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Indiana: Immigrant Entrepreneurs, Innovation, and Welcoming Initiatives
In Indiana, there is no doubt that immigrant entrepreneurs and innovators play an important role. Immigrant entrepreneurs bring in additional revenue, create jobs, and contribute significantly to the state’s economy. Highly skilled immigrants are vital to the state’s innovation economy, and to the metropolitan areas within the state, helping to boost local economies. Furthermore, local government, business, and non-profit leaders recognize the importance of immigrants in their communities and support immigration through local “welcoming” and integration initiatives.
Immigrant entrepreneurs contribute significantly to Indiana’s economy.
- From 2006 to 2010, there were 11,995 new immigrant business owners in Indiana, and in 2010, 5.2 percent of all business owners in Indiana were foreign-born.
- In 2010, new immigrant business owners had total net business income of $721.6 million, which is 5.6 percent of all net business income in the state.
Highly skilled immigrants are vital to Indiana’s innovation economy.
- High-skilled immigrant workers contribute to the success of many Indiana-based companies and institutions with a significant presence in the state, including UST Global Inc., Eli Lilly and Company, Cognizant Technology Solutions, and Indiana University-Purdue University Indianapolis.
- In 2011, the U.S. Department of Labor certified 3,442 H-1B labor certification applications in Indiana, with an average annual wage of $64,199, which is higher than Indiana’s median household income of $48,393 or per capita income of $24,497.
- The Indianapolis-Carmel metropolitan area had 1,268 H-1B high-skilled visa requests in 2010-2011, with 69 percent of H-1B visa-holders working in science, technology, engineering, and mathematics (STEM) occupations.
- An expansion of the high-skilled visa program would create an estimated 5,900 new jobs in Indiana by 2020. By 2045, this expansion would add around $2.3 billion to Gross State Product and increase personal income by more than $2.2 billion.
While the numbers are compelling, they don’t tell the whole story.
- Many immigrant-owned restaurants, grocery stores, and bakeries have opened up in the last few years in towns across Indiana, catering to the growing population of immigrant farm and factory workers.
- For example, the town of Seymour may have contained empty storefronts a decade ago, but today immigrant small businesses are helping to revitalize this agricultural community. Consider the example of Liliana Varela, a 22-year-old immigrant entrepreneur who opened up a Mexican bakery a few blocks from Seymour’s downtown.
- Indiana’s innovation economy benefits from immigrant entrepreneurs such as Santiago Jaramillo, the 23-year old Colombian immigrant founder and current CEO of metro Indianapolis-based BlueBridge Digital.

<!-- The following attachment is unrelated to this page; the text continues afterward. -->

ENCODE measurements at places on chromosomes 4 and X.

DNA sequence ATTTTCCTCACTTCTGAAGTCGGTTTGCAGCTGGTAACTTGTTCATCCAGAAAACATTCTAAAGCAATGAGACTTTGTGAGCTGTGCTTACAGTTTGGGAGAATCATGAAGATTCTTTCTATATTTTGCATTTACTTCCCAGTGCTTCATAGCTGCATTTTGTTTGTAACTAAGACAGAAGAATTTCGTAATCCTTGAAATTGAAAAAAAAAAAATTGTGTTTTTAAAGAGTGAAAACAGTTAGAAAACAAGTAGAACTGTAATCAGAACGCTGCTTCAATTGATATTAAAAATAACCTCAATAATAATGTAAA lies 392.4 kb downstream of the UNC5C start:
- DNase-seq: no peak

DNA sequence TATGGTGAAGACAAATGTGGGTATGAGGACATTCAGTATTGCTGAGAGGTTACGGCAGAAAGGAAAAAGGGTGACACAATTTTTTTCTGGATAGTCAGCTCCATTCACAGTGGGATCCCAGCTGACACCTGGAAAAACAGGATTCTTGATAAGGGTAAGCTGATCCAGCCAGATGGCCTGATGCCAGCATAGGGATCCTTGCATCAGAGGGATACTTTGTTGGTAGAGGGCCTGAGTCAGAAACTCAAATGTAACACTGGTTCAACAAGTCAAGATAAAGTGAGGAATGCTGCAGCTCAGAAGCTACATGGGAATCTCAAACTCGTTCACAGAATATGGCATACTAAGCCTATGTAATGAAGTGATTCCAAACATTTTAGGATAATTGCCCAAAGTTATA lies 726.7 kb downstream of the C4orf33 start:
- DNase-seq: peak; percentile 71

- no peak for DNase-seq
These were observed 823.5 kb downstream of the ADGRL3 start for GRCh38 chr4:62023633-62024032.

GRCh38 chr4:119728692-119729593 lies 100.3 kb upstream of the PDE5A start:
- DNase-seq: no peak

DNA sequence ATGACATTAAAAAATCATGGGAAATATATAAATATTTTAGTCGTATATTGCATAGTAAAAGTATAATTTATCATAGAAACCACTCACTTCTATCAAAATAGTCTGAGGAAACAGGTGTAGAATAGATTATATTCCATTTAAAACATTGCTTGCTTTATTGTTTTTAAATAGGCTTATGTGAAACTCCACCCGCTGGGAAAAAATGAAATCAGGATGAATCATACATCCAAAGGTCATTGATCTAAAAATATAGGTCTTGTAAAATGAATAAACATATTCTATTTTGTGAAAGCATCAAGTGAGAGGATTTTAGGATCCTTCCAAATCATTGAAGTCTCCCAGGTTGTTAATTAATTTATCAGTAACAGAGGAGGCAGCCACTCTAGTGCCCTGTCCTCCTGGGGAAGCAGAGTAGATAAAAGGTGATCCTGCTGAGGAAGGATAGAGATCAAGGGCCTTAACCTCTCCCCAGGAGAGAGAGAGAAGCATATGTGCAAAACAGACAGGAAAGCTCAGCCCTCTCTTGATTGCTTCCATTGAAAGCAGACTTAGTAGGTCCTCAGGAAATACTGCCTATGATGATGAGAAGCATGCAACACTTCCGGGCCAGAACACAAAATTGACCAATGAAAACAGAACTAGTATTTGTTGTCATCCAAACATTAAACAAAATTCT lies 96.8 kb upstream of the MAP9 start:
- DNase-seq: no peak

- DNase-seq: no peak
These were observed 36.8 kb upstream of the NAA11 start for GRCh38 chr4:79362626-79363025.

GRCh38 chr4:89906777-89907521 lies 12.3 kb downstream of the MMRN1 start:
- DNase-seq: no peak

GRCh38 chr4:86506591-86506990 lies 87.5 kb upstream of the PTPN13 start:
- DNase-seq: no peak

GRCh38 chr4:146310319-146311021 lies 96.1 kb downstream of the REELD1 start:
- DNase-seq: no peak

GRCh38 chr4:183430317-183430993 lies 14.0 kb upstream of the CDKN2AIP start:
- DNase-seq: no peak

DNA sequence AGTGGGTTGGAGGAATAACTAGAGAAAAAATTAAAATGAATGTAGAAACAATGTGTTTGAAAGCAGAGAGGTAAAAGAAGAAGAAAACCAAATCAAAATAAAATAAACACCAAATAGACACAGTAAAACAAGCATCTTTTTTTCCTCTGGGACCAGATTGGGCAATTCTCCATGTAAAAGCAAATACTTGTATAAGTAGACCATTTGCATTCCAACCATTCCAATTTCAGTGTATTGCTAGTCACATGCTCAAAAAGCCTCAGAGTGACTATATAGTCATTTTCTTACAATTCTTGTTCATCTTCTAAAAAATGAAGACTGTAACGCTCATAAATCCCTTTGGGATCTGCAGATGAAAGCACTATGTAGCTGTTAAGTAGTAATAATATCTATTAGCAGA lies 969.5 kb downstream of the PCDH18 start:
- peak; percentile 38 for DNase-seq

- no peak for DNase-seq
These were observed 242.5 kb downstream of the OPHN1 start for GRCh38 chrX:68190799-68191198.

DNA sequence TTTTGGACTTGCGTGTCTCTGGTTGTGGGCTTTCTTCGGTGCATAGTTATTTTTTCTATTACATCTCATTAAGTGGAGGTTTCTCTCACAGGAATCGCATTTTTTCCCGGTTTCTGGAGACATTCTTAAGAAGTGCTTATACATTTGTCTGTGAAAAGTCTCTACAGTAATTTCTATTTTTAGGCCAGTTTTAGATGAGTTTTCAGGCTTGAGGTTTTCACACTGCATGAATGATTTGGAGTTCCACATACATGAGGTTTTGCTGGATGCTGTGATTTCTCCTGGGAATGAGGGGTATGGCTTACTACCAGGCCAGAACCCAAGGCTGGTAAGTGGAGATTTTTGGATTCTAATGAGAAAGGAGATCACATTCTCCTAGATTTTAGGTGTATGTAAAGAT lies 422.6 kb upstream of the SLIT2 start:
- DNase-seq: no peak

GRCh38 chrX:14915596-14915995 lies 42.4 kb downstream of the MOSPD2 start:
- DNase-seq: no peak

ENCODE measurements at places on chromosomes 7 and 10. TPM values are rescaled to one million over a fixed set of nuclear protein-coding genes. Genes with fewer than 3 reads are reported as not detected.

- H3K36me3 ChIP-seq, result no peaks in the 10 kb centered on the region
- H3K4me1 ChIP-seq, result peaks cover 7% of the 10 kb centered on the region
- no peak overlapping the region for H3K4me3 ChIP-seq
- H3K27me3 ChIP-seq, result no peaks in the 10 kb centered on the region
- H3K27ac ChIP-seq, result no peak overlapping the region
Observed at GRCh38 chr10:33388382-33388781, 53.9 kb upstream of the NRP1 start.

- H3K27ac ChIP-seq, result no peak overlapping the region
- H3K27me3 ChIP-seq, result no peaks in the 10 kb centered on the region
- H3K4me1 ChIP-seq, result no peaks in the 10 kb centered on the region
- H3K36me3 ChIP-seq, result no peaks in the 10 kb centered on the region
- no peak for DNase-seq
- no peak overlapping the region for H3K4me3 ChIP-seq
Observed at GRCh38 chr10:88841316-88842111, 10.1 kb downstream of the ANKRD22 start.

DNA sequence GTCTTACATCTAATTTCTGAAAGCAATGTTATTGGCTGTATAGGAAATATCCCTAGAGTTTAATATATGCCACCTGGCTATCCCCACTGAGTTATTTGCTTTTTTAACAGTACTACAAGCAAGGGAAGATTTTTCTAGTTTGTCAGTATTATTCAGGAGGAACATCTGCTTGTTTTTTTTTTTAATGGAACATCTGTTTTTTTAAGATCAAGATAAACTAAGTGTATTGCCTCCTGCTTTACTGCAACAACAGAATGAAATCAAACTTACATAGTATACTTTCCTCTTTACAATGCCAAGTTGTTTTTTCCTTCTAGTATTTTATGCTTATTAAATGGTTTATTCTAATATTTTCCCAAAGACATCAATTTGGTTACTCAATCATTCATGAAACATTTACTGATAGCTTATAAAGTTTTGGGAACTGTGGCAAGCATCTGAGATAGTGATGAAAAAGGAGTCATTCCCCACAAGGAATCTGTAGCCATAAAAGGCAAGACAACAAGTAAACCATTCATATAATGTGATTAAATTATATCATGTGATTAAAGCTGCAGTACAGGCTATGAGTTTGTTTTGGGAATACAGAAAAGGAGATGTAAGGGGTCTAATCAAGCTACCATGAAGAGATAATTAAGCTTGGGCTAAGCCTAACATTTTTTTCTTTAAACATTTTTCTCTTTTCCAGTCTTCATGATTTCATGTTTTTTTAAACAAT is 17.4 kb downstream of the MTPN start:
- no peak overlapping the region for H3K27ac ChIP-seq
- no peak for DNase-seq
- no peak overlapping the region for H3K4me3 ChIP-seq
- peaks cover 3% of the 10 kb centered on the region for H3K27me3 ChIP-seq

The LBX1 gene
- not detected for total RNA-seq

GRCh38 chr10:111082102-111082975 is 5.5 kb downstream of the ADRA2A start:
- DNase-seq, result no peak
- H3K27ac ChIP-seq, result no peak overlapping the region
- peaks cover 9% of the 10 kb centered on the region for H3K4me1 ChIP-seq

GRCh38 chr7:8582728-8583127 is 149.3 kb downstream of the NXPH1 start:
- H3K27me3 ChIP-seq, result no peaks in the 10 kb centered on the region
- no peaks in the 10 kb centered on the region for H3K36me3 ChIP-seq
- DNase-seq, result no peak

- In May 2013, Inc. Magazine named Jaramillo to their annual “30 UNDER 30 list of the World’s Coolest Young Entrepreneurs.”
Some localities have begun recognizing and supporting immigration through local “welcoming” and integration initiatives.
- Indianapolis: Immigrant Welcome Center. The Immigrant Welcome Center is a resource for the growing population of newcomers to Indiana’s largest metropolitan area.
- The Immigrant Welcome Center “serves as a resource for other programs and organizations in the community by collecting information about immigrant needs and how to best meet them, as well as by coordinating interagency services and addressing barriers to access.”
- Additionally, “with an engaged board of directors, a wide network of partner organizations, and a grassroots approach to identifying needs and situations before they become obstacles, the Immigrant Welcome Center provides a welcoming and resourceful hand to newcomers as they establish their new roots in Indianapolis.”
- Bloomington: Commission on Hispanic and Latino Affairs. “The Commission works to alleviate problems Hispanics and Latinos experience in education, health, employment and public safety. It recognizes that opportunities exist to improve social, cultural and economic challenges faced by Hispanic/Latino Communities.”
- With the creation of this commission, Bloomington leaders recognize that “local commissions are instrumental in encouraging the development of programs at the local level that focus on long-range solutions to issues facing Hispanic/Latino residents and bridging cultural gaps.”
- Fort Wayne: Hispanic and Immigrant Liaison. “Created in 2009, the Hispanic and Immigrant Liaison is a position within the Community Development, Planning & Policy Department, which is responsible for developing and coordinating short- and long-term plans for improving neighborhoods, commercial districts, and the greater Fort Wayne community.”
- Fort Wayne’s “Hispanic and Immigrant Liaison works to establish contact and communication with the Hispanic community as well as the general immigrant community. The liaison provides information and assistance for accessing city services and programs and is also involved in community development planning projects and initiatives that affect the Hispanic and immigrant communities in the city. In addition, the liaison educates the community at large about the changes and cultural issues associated with diverse populations within Fort Wayne.”
Published On: Fri, Jul 19, 2013 | Download File
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